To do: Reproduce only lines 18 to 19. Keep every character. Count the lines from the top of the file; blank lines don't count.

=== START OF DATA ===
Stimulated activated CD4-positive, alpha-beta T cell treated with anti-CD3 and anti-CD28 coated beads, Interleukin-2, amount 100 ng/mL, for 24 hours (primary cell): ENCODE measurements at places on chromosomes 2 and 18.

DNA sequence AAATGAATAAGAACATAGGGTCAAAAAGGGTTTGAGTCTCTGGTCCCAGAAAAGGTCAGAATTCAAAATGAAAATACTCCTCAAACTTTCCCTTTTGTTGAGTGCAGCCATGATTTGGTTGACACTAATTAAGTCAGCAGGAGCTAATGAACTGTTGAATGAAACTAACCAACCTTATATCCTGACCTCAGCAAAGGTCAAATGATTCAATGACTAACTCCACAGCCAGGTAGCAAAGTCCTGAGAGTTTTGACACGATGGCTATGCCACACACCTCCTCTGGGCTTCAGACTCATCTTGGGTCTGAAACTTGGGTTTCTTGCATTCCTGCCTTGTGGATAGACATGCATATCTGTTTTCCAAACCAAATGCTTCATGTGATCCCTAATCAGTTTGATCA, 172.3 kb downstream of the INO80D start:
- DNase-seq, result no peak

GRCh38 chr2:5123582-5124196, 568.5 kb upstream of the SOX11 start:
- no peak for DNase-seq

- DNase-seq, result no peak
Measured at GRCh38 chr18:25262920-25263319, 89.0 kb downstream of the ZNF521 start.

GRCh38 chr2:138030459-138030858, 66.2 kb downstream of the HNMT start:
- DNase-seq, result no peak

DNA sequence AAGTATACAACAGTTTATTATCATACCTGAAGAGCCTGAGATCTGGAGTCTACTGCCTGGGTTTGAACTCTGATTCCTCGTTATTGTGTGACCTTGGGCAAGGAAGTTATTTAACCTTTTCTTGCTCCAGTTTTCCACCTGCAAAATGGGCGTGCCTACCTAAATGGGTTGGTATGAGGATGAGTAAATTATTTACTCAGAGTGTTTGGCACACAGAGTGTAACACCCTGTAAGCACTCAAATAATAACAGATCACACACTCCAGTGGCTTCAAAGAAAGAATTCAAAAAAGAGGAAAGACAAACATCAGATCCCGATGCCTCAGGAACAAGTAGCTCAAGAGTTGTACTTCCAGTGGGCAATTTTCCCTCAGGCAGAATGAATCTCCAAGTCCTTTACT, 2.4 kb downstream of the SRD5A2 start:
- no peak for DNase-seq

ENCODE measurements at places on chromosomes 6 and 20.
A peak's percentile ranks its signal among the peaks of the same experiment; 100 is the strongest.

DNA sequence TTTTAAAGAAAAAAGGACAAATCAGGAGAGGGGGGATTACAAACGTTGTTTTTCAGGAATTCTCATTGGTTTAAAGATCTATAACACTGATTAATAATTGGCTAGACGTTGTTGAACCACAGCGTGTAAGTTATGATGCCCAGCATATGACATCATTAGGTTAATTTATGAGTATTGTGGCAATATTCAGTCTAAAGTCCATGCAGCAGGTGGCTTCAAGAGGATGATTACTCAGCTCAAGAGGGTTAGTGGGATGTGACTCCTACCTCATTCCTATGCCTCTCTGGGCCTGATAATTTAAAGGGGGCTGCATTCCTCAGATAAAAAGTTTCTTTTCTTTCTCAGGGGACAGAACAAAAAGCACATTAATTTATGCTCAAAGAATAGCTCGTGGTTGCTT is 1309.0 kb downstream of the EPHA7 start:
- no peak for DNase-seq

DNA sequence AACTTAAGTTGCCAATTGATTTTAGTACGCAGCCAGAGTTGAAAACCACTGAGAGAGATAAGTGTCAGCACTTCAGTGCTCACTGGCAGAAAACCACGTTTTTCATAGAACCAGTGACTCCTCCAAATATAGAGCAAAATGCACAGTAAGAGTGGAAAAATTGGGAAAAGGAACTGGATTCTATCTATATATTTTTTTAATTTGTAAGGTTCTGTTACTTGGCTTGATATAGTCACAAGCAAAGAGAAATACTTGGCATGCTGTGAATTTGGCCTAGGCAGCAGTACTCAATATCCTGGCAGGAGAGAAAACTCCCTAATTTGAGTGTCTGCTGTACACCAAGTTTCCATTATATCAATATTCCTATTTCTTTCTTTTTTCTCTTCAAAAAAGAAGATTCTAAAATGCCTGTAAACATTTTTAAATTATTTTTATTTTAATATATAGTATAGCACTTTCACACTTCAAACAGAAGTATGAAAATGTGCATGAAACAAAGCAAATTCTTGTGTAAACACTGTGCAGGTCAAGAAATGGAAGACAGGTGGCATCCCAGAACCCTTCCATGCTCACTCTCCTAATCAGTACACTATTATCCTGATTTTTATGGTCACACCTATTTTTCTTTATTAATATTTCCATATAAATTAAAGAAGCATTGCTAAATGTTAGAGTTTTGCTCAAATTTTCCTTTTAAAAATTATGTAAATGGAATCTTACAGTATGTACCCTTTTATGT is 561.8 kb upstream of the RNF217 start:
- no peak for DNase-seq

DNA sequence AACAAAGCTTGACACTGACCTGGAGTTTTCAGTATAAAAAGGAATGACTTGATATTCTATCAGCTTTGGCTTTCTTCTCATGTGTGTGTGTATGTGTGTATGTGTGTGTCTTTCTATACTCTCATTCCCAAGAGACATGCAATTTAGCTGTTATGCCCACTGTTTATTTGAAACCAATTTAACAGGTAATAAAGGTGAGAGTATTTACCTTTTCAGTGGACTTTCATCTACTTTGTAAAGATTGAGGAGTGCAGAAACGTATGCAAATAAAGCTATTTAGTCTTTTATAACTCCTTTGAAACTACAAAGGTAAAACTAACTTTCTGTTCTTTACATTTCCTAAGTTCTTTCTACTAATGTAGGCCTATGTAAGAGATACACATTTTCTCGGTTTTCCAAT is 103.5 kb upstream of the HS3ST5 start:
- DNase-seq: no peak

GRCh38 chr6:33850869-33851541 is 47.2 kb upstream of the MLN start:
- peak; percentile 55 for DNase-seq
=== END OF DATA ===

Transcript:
DNA sequence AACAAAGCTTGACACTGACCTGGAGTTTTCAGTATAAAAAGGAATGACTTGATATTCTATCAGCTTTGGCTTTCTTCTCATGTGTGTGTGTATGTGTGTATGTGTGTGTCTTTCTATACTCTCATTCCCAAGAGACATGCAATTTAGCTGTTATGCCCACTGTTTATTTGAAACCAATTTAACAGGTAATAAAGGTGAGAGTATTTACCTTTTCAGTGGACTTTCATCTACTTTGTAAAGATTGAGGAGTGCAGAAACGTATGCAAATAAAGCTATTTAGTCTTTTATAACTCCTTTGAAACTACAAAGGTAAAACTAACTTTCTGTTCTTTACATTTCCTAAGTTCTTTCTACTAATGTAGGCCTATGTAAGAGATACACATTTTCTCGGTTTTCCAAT is 103.5 kb upstream of the HS3ST5 start:
- DNase-seq: no peak